One of the key questions facing Game Of Thrones the series, as well as its source material, is: “What’s this about?” And by this I mean: “What is this story? How is it being told? Where is this leading?” Certainly there’s drama, and characters change, grow, collapse, or die, but it’s difficult to see a clear structure at times. “Valar Morghulis,” as a season finale, did provide appropriate resolutions for most of the characters’ stories this season. But it struggled to collect them—it’s just a bunch of stuff that happens, in the words of Homer Simpson. Still, it’s a compelling bunch of stuff that happens.
The Hero’s Journey is the default reading of most fantasy stories, and Game Of Thrones gives that opportunity with two of its characters: Jon Snow and Danaerys Targaryen. Both are born of noble blood, but are also outsiders. Both are young, and they are undergoing journeys of self-improvement as well as quests of external improvements. Both are also dealing with the most magic of any of the characters. Dany has her dragons, and Jon has fought one of the White Walkers, while the threat of more wraiths hangs over the Night’s Watch.
I’m not sold on this interpretation—Game Of Thrones seems too delighted to subvert fantasy tropes to fully follow through on the monomyth—but each character continues their journey in “Valar Morghulis.” Danaerys has had a bad season, sounding increasingly shrill over the course of her time in the unfriendly city of Qarth, but the climax of the episode finally justifies the time spent on her this year. Heading into the home of the warlocks led by Pyat Pree, she finally has the chance to demonstrate in action what she’s been shouting about all season, burning the magician and regaining her power. Yet her most important action isn’t her connection with her dragons, inciting them to violence. It’s rejecting the illusion of her dead husband and child. Her more youthful dream of a happy life with Khal Drogo is gone, and the steely Emilia Clarke realizes this quickly, giving her agency over her life again.
On the other hand, Jon Snow’s climactic act, a duel with the veteran ranger Qhorin Halfhand, represents arguably Game Of Thrones biggest failure this entire season. There is a reason for the duel—Qhorin mentioned it in a quick whisper two episodes ago—but if you can’t remember and extrapolate from “I hope you can do what you need to do” followed by a series of louder insults, I can’t blame you. We’re supposed to understand that Qhorin is doing this so that the wildlings will accept Jon, which will make him a more effective spy. But that relies on a single whispered line from two episodes ago. So, for all appearances, Jon is just a dupe, on multiple levels. For a character who could easily be described as the most traditional hero in the series, this is a serious problem.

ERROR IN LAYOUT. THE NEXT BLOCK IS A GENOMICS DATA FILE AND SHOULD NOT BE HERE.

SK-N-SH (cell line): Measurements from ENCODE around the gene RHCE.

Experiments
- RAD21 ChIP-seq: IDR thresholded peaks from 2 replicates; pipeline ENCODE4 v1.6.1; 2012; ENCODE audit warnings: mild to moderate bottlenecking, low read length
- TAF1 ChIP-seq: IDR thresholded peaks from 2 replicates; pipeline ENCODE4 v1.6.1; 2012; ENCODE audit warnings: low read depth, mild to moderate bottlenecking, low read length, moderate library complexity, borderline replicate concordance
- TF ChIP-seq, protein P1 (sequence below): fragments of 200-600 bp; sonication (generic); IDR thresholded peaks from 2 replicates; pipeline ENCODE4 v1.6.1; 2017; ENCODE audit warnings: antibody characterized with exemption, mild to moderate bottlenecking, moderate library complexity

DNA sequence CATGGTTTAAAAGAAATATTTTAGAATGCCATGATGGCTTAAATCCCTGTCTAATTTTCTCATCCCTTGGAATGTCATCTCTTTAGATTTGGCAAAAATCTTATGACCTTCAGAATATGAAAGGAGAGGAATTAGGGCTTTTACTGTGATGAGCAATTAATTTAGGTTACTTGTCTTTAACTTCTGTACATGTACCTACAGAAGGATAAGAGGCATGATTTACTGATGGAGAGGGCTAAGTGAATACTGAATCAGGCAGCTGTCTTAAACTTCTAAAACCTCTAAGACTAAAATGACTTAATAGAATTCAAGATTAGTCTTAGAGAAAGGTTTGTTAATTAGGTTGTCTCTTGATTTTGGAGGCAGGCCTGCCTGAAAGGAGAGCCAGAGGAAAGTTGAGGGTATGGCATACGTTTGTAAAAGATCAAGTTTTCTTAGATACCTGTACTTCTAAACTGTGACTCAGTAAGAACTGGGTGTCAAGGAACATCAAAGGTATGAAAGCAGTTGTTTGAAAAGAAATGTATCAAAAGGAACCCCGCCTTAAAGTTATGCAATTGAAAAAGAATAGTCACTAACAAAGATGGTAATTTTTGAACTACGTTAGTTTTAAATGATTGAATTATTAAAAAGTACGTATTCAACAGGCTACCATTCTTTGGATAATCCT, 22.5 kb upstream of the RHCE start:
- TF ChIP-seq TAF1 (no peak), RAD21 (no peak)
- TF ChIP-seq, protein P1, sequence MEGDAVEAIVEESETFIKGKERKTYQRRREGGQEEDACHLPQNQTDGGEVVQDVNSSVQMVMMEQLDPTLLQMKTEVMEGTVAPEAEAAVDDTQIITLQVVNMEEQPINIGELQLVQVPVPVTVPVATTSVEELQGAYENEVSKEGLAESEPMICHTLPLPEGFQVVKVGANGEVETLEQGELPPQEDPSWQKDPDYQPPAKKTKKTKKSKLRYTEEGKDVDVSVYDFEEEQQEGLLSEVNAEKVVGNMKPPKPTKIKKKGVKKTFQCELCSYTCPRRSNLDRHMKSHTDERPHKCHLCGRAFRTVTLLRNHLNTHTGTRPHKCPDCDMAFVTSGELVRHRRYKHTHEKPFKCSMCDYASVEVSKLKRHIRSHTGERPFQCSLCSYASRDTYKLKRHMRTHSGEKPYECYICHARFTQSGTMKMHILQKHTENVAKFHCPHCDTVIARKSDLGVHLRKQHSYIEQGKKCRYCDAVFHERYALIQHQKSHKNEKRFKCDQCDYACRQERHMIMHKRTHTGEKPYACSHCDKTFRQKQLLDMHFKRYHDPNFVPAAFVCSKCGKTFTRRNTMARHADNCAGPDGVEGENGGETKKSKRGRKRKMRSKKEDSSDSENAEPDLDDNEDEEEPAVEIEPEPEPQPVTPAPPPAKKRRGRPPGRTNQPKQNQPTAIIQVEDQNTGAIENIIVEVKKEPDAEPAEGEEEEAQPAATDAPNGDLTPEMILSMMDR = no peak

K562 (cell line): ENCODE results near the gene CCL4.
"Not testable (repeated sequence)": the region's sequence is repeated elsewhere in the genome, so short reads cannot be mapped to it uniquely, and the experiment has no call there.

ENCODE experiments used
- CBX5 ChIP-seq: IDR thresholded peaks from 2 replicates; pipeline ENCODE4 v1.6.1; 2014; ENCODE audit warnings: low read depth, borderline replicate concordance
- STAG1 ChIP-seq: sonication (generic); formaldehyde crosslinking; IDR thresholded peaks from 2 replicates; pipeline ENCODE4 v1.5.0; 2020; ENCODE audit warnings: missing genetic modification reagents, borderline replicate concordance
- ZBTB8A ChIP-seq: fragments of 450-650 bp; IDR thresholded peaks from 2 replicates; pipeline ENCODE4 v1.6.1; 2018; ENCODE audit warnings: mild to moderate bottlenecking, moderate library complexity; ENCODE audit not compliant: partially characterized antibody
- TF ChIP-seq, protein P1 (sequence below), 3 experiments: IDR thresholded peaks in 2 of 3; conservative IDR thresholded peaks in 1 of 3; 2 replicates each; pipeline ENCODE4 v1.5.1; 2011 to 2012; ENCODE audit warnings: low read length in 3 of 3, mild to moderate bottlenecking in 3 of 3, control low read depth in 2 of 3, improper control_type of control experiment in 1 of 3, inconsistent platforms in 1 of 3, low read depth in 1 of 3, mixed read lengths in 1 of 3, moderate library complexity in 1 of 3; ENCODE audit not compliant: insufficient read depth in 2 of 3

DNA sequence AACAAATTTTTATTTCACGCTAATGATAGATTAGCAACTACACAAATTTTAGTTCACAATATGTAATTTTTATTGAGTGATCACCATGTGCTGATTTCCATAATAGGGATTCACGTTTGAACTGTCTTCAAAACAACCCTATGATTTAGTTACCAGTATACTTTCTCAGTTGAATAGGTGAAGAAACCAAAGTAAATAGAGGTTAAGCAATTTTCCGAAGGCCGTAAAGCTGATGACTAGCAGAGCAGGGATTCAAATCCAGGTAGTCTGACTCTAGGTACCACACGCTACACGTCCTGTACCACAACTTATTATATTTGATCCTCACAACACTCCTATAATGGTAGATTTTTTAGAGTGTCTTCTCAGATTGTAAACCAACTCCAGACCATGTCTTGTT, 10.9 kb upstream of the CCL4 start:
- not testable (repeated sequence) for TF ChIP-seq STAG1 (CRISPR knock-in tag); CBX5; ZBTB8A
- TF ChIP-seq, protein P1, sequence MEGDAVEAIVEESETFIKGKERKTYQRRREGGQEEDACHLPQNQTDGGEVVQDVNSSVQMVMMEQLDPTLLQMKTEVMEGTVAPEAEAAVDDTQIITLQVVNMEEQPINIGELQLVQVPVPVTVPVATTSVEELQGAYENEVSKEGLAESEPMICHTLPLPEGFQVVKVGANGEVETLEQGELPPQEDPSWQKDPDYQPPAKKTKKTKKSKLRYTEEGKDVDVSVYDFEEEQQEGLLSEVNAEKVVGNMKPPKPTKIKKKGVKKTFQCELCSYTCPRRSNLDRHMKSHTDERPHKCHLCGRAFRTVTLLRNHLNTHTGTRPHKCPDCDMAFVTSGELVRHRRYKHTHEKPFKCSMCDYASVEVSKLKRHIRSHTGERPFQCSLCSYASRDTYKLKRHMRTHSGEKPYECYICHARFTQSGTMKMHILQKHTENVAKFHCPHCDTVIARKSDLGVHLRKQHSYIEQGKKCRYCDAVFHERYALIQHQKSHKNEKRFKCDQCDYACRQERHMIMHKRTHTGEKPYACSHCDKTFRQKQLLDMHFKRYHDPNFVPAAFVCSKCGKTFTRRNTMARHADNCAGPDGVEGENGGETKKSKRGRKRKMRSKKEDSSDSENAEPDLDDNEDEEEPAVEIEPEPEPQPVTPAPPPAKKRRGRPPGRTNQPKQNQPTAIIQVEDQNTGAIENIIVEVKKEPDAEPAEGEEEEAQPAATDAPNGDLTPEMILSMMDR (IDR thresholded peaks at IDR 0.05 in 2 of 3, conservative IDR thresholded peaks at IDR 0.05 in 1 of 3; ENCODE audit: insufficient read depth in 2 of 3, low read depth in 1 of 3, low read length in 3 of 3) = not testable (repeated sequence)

A second interpretation of the overall story of Game Of Thrones is that it’s the story of the Stark family in a complicated civil war. Our main characters, after all, are Cat, Jon, Arya, Sansa, Bran, Robb, and formerly Ned (also little Rickon, attached to Bran). Dany and Tyrion are major as well, but under this theory, they exist largely to flesh out the story.
Sansa, for example, is our Stark gateway in King’s Landing. We see the new alliance between the Tyrells and the Lannisters both as the political intrigue that won the biggest battle of the civil war so far, but we also see it through Sansa’s eyes. Sophie Turner demonstrates her embarrassment at being publicly humiliated, yes, but also her joy at being free of her betrothal to the sociopathic Joffrey (though this is negated when the increasingly creepy Littlefinger promises to “help” her).
Her older brother Robb has a simpler story—he’s in love with Talisa, and decides to marry her. Cat, still under arrest for freeing Jaime Lannister, tries to talk him out of doing anything foolish, but she has no ground to stand on. Robb both follows his heart and his honor, marrying the woman he had sex with. It’s a sweet scene, and it parallels other loving scenes the episode surrounds it with, but it lacks depth.
Arya Stark has a similar issue, resolving her story with Jaqen H’ghar, but little else. I’ve complimented the child actors on the show before, but there are some issues here. Jaqen invites Arya to learn his killing strengths, but Arya says no, remembering her family. This is all good, but the struggle to remember her sister Sansa is a bit too obvious. It’s still amusing from a character perspective, but it’s quite transparently “television” in a way that Game Of Thrones, and HBO house style, tend to avoid.
A third response to the “What does it mean?” question is the most complex, subtle, and in my opinion rewarding: Game Of Thrones is about war and its effects. One of the things that has disappointed me about this season of the series, compared to the novels, is the lack of portrayal of the war’s effects. The best scene of “Valar Morghulis” finally depicts the brutality of the war, as well as the complexity of morality during civil war: Brienne of Tarth is still escorting the ever-snarky/charming Jaime Lannister to the capital, when she comes across a set of corpses.
They’re three women, hung with a sign saying that “They lay with lions.” The single image conveys brutality: we’re supposed to believe the Starks are good and the Lannister (lions) are evil. Yet here are three women killed for the crime of supposedly having slept with members of the Lannister army. The men who show up to confront Brienne—and explain the deaths—show the issues of civil war. They don’t take initial credit for the killings. They’re not dressed in uniform. They ask Brienne who she serves, but only after mocking her. And they are cruel men, quickly and violently dispatched.